Colloquium: Differential Object Marking (DOM) in Spanish and Hindi as Heritage Languages

November 18, 3:30-5pm, Cobb 201
Silvina Montrul, University of Illinois at Urbana-Champaign

Recent studies of adult 2nd generation heritage speakers have documented incomplete acquisition of some aspects of inflectional morphology and syntax (Montrul, 2008; O'Grady et al., 1997; Polinsky 2007). Two relevant questions are which specific aspects of the adult grammar are systematically affected under incomplete acquisition due to reduced input in childhood? And what language-internal and language-external factors contribute to the vulnerability of particular grammatical areas in the weaker language?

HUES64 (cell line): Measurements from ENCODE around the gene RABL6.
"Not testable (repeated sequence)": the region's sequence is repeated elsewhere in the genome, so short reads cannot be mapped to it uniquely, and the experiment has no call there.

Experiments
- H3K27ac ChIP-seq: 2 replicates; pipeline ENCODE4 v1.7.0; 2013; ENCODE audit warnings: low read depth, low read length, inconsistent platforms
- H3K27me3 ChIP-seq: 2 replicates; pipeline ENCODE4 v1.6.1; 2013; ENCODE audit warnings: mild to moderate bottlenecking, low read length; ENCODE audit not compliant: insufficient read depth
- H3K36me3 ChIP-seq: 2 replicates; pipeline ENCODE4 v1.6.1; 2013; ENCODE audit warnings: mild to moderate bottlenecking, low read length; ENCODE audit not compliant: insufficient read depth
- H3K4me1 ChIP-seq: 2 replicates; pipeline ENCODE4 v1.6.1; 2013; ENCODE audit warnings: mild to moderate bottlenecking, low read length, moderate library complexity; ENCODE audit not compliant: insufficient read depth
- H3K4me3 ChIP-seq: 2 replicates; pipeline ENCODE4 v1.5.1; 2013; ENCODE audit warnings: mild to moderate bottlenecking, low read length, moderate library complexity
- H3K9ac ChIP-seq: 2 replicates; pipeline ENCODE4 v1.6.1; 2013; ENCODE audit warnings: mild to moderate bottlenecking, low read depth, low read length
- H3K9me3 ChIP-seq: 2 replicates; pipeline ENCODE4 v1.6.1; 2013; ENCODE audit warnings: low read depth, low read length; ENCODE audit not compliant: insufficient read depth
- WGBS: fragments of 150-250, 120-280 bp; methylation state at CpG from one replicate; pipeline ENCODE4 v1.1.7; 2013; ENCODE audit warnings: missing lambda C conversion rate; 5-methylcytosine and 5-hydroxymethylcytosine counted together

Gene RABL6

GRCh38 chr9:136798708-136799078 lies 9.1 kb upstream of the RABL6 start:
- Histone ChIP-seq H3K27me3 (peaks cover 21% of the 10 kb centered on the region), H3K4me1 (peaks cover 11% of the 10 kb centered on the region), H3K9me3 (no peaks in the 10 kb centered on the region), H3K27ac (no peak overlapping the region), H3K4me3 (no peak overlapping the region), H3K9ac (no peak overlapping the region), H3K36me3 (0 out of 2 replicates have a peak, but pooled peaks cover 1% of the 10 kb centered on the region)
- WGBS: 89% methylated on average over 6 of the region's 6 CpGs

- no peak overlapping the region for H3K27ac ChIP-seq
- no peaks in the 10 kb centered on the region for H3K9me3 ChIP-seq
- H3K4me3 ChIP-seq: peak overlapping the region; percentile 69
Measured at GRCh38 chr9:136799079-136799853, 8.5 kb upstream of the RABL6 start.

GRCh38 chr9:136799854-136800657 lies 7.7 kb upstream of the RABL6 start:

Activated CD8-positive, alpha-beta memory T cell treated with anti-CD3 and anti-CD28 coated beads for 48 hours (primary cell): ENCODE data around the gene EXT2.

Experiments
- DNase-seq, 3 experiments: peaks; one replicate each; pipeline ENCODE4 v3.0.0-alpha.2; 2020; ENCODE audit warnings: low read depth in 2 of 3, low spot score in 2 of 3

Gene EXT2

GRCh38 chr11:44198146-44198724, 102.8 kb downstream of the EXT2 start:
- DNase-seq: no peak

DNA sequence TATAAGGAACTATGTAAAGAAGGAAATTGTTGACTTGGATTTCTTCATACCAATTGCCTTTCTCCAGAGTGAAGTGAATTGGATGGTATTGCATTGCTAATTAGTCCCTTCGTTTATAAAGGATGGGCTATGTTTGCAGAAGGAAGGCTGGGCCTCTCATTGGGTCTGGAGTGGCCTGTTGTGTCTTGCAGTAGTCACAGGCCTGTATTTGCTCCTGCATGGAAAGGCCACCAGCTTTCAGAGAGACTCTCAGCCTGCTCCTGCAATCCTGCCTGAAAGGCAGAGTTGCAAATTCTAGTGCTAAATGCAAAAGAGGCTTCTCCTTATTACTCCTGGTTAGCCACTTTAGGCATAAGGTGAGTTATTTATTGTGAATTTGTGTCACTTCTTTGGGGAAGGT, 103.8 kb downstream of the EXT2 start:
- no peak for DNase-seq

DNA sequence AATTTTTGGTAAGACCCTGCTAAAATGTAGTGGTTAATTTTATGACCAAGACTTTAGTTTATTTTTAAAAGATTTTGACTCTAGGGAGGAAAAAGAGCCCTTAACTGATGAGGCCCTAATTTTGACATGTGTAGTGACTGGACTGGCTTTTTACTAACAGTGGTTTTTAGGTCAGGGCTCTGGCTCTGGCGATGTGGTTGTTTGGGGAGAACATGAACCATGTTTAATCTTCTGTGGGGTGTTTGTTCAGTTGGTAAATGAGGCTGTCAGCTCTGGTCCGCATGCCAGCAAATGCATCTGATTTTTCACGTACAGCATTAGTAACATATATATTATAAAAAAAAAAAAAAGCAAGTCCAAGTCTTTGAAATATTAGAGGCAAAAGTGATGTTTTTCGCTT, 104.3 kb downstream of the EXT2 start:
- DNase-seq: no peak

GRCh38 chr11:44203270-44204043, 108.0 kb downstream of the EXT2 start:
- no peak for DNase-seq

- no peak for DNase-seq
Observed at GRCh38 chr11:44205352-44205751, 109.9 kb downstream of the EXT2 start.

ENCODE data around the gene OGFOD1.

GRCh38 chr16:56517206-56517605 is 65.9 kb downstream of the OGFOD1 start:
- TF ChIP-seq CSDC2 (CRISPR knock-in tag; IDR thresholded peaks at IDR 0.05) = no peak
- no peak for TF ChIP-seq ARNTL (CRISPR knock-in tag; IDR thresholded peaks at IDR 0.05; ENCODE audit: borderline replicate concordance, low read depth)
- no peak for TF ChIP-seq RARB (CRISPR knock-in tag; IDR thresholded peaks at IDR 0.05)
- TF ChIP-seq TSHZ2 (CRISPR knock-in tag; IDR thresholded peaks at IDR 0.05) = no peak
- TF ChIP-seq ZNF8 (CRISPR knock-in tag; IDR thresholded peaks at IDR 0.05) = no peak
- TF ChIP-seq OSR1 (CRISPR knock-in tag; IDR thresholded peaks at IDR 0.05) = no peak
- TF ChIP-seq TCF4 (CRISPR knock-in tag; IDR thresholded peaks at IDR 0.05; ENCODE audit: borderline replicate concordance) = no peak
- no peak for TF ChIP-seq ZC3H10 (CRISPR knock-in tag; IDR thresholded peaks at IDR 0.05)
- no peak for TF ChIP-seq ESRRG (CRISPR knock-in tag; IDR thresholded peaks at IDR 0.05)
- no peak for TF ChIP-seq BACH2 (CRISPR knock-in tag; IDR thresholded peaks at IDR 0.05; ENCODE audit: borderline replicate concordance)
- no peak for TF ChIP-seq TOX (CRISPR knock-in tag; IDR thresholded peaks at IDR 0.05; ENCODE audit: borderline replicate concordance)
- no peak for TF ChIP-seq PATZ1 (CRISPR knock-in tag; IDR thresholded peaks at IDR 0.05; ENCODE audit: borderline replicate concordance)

In this talk, I will present the results of an ongoing study investigating the linguistic competence of Spanish and Hindi heritage speakers with the overt morphological marking of some direct objects, also known as Differential Object Marking (DOM). In these languages animate, specific direct objects are morphologically marked by the preposition a in Spanish and by the postposition –ko in Hindi. The study focuses on the recognition of DOM as a morphological marker in the most prototypical cases, and less on the semantic interpretations of this marker. Montrul (2004) and Montrul & Bowles (2009, 2010) found that 2nd generation Spanish heritage speakers exhibited high rates of DOM omission in required contexts both in production and judgment tasks. Since the Spanish preposition a is acoustically less salient if it occurs after a verb that ends in a vowel, we undertook a comparative study of Spanish and Hindi to tease apart whether the degree of saliency of the morphological marker plays a role in the degree of erosion in these bilinguals. Spanish and Hindi heritage speakers as well as first generation native speakers of each language completed a series of oral and written production, judgment, and comprehension tasks in Hindi or Spanish. Results analyzed to date show that even though the DOM marker is acoustically more salient in Hindi (postposition –ko) than in Spanish (preposition a) it is similarly omitted with animate, specific objects (and dative subjects) in heritage language grammars and less omitted when it marks indirect objects. Although relevant, it appears that acoustic salience plays a minor role in the perception, processing and acquisition of this marker, and that difficulty may lie in syntactic and semantic features and distribution instead, in addition to other participant-related (individual) variables.